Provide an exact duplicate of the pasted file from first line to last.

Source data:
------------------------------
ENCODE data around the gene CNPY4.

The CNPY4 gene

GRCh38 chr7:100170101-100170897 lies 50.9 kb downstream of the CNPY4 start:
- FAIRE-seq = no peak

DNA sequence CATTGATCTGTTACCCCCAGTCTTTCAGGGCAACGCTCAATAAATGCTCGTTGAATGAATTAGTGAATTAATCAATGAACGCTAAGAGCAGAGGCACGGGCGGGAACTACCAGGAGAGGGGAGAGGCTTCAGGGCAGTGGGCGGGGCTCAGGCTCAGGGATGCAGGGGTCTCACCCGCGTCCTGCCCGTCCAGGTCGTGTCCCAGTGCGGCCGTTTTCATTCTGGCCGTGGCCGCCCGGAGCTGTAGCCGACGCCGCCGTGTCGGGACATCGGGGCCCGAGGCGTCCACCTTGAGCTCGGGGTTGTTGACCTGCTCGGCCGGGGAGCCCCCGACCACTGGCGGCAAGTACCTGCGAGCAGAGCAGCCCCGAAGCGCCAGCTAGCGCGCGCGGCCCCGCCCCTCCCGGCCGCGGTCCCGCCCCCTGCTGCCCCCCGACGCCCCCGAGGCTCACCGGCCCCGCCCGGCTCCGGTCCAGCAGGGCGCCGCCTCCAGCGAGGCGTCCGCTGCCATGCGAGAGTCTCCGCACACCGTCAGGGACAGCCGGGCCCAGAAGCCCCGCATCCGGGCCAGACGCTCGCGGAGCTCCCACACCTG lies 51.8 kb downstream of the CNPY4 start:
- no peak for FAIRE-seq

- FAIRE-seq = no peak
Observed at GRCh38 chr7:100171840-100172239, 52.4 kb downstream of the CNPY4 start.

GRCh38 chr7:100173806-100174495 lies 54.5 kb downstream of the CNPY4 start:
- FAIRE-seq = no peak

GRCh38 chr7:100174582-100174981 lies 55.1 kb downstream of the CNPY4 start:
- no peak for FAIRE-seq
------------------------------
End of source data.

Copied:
ENCODE data around the gene CNPY4.

The CNPY4 gene

GRCh38 chr7:100170101-100170897 lies 50.9 kb downstream of the CNPY4 start:
- FAIRE-seq = no peak

DNA sequence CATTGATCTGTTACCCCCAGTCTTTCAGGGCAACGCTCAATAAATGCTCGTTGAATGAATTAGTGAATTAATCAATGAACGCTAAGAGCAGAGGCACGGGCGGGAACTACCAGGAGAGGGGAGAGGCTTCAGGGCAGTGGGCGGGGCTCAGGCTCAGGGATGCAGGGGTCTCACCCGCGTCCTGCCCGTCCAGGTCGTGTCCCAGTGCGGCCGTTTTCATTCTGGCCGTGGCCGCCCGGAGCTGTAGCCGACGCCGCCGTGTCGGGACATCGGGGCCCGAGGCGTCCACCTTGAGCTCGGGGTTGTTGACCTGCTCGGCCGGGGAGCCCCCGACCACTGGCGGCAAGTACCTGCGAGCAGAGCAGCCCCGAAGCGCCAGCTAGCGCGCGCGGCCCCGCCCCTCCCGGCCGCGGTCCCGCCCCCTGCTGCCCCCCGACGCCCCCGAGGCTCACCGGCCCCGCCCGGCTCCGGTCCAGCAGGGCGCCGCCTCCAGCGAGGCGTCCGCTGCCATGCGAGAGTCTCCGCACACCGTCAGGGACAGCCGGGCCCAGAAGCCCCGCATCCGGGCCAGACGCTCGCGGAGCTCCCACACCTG lies 51.8 kb downstream of the CNPY4 start:
- no peak for FAIRE-seq

- FAIRE-seq = no peak
Observed at GRCh38 chr7:100171840-100172239, 52.4 kb downstream of the CNPY4 start.

GRCh38 chr7:100173806-100174495 lies 54.5 kb downstream of the CNPY4 start:
- FAIRE-seq = no peak

GRCh38 chr7:100174582-100174981 lies 55.1 kb downstream of the CNPY4 start:
- no peak for FAIRE-seq